Chat rooms were the most prevalent forum of cyberbullying in this

study

(Patchin & Hinduja, 2006)

(c) Bhat, Christine Suniti

international studies on cb
International Studies on CB
  • Study in Canada on CB with 264 junior high students Li (2006)
    • Aware of CB?
      • 55.6% males and 54.5% females
    • Been a victim of CB?
      • 25% of males & 25.6% of females
  • Study in U.K. on 11-19 year olds NCH, 2006)
    • One in 5 have been cyberbullied
      • CB took place via email, chatroom, text
      • Most prevalent form was text messaging on cell phones

(c) Bhat, Christine Suniti

slide17
Current Study: Prevalence, Types, Effects of, Actions Taken, and Attitudes Toward Cyberbullying in High School
  • Research Questions:
    • Do undergraduate college students report experiencing CB during their last year of high school?
    • What forms of CB do participants report?
    • How did CB affect participants or their friends?
    • What actions did participants take when they were cyberbullied?
    • What actions would participants take or recommend if they were cyberbullied?
    • What are participants’ attitudes toward CB?

(c) Bhat, Christine Suniti

slide18
Current Study: Prevalence, Types, Effects of, Actions Taken, and Attitudes Toward Cyberbullying in High School
  • Project research team
    • Christine Suniti Bhat, Kelly E. Roberts, Heidi Llewellyn
  • Survey developed for study
    • 4 sections
      • Experiences of CB
      • Effects of CB
      • Actions Taken or Actions they would recommend
      • Attitudes toward CB
  • Surveys administered in classes which typically have larger numbers of freshmen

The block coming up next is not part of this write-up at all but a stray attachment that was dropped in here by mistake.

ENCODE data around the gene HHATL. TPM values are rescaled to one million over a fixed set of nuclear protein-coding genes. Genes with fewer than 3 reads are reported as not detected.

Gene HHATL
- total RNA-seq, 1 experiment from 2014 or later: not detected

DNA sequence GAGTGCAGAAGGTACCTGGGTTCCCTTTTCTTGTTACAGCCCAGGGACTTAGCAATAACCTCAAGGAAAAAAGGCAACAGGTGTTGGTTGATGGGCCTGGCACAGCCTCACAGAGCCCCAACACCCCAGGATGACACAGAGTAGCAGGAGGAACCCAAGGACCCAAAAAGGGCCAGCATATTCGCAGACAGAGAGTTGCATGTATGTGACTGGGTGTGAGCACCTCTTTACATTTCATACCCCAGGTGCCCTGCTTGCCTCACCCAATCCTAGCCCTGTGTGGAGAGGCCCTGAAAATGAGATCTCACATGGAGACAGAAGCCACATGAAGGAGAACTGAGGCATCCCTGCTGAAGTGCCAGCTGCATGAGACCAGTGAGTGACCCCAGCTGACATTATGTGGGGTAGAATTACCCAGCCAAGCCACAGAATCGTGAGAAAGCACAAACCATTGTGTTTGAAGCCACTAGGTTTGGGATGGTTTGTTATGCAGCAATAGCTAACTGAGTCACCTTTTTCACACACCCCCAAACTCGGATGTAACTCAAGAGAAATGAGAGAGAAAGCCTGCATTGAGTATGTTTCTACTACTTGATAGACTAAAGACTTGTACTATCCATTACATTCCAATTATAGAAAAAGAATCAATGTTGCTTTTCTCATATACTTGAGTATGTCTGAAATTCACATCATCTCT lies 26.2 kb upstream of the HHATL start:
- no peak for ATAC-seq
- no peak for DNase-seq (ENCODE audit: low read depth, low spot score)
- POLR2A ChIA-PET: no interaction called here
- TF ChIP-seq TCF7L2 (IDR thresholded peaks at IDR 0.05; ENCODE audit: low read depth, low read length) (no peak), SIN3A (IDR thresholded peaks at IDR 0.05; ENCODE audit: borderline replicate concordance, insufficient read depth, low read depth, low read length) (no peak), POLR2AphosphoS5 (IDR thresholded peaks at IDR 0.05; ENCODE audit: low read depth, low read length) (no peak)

• English, Communications, Career & Life Planning
  • Data from 239 participants collected & analyzed (quantitative and qualitative)

(c) Bhat, Christine Suniti

participant demographics
Participant Demographics
  • Gender
    • Female 45.2%
    • Male 54.0%
  • Age Range
    • 18 years - 23 years, 10 months
  • Undergraduate Status
    • Freshman 55.6% Junior 8.4%
    • Sophomore 25.9% Senior 10.0%

(c) Bhat, Christine Suniti

participant demographics1
Participant Demographics
  • Race
    • African American 8.4%
    • Hispanic 2.9%
    • White/Caucasian 85.8%
    • Asian 0.8%
  • High School Region
    • Urban 15.1%
    • Suburban 66.0%
    • Rural 17.6%

(c) Bhat, Christine Suniti

participant demographics2
Participant Demographics
  • Type of High School Attended
    • Public 66.5% Private Non-Rel .8%
    • Private Religious 15.5% Single Sex 5.0%
    • Co-Ed 10.9%
  • High School Size
    • 100–500 students 19.2%
    • 501-1000 students 28.9%
    • More than 1001 students 49.4%

(c) Bhat, Christine Suniti

cb survey section 1
CB Survey: Section 1
  • Each sub-section in Section 1 asked if the participant was a(an):
    • Target of Cyberbullying (T)
    • Saw a friend/acquaintance being targeted Cyberbullying actions (F)
    • Active Cyberbully (initiated CB actions) (A-CB)